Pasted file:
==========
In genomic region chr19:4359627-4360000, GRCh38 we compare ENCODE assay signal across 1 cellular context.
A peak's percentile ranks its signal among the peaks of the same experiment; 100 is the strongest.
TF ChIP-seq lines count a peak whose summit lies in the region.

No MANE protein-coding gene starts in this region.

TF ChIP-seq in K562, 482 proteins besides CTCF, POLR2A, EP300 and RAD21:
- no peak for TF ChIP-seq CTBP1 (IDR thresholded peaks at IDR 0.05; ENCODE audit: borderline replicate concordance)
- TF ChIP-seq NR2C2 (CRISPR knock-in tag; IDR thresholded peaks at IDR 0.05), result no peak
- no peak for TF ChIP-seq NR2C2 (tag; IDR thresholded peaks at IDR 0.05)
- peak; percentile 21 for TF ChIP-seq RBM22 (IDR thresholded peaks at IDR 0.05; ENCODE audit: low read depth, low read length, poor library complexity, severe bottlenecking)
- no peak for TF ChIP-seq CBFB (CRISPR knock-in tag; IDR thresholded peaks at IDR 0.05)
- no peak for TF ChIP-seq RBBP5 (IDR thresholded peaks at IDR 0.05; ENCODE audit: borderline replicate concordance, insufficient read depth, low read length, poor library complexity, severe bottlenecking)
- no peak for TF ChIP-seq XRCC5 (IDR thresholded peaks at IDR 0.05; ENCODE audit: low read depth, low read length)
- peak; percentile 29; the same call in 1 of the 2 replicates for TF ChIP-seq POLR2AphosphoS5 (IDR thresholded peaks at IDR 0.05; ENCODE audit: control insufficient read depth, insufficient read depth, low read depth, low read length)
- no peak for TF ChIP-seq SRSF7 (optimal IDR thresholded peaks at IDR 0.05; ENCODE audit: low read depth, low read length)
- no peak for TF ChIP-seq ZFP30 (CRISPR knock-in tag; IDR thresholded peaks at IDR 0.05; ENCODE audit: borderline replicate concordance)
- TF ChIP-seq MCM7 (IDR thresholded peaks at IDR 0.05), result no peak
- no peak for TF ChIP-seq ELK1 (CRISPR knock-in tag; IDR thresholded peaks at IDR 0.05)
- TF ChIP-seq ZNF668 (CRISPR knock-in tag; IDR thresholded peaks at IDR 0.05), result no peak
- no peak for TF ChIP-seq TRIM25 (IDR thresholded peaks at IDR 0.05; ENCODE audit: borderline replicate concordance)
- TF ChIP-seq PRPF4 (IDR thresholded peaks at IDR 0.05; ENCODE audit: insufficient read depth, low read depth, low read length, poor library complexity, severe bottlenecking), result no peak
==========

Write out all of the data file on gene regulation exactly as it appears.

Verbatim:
In genomic region chr19:4359627-4360000, GRCh38 we compare ENCODE assay signal across 1 cellular context.
A peak's percentile ranks its signal among the peaks of the same experiment; 100 is the strongest.
TF ChIP-seq lines count a peak whose summit lies in the region.

No MANE protein-coding gene starts in this region.

TF ChIP-seq in K562, 482 proteins besides CTCF, POLR2A, EP300 and RAD21:
- no peak for TF ChIP-seq CTBP1 (IDR thresholded peaks at IDR 0.05; ENCODE audit: borderline replicate concordance)
- TF ChIP-seq NR2C2 (CRISPR knock-in tag; IDR thresholded peaks at IDR 0.05), result no peak
- no peak for TF ChIP-seq NR2C2 (tag; IDR thresholded peaks at IDR 0.05)
- peak; percentile 21 for TF ChIP-seq RBM22 (IDR thresholded peaks at IDR 0.05; ENCODE audit: low read depth, low read length, poor library complexity, severe bottlenecking)
- no peak for TF ChIP-seq CBFB (CRISPR knock-in tag; IDR thresholded peaks at IDR 0.05)
- no peak for TF ChIP-seq RBBP5 (IDR thresholded peaks at IDR 0.05; ENCODE audit: borderline replicate concordance, insufficient read depth, low read length, poor library complexity, severe bottlenecking)
- no peak for TF ChIP-seq XRCC5 (IDR thresholded peaks at IDR 0.05; ENCODE audit: low read depth, low read length)
- peak; percentile 29; the same call in 1 of the 2 replicates for TF ChIP-seq POLR2AphosphoS5 (IDR thresholded peaks at IDR 0.05; ENCODE audit: control insufficient read depth, insufficient read depth, low read depth, low read length)
- no peak for TF ChIP-seq SRSF7 (optimal IDR thresholded peaks at IDR 0.05; ENCODE audit: low read depth, low read length)
- no peak for TF ChIP-seq ZFP30 (CRISPR knock-in tag; IDR thresholded peaks at IDR 0.05; ENCODE audit: borderline replicate concordance)
- TF ChIP-seq MCM7 (IDR thresholded peaks at IDR 0.05), result no peak
- no peak for TF ChIP-seq ELK1 (CRISPR knock-in tag; IDR thresholded peaks at IDR 0.05)
- TF ChIP-seq ZNF668 (CRISPR knock-in tag; IDR thresholded peaks at IDR 0.05), result no peak
- no peak for TF ChIP-seq TRIM25 (IDR thresholded peaks at IDR 0.05; ENCODE audit: borderline replicate concordance)
- TF ChIP-seq PRPF4 (IDR thresholded peaks at IDR 0.05; ENCODE audit: insufficient read depth, low read depth, low read length, poor library complexity, severe bottlenecking), result no peak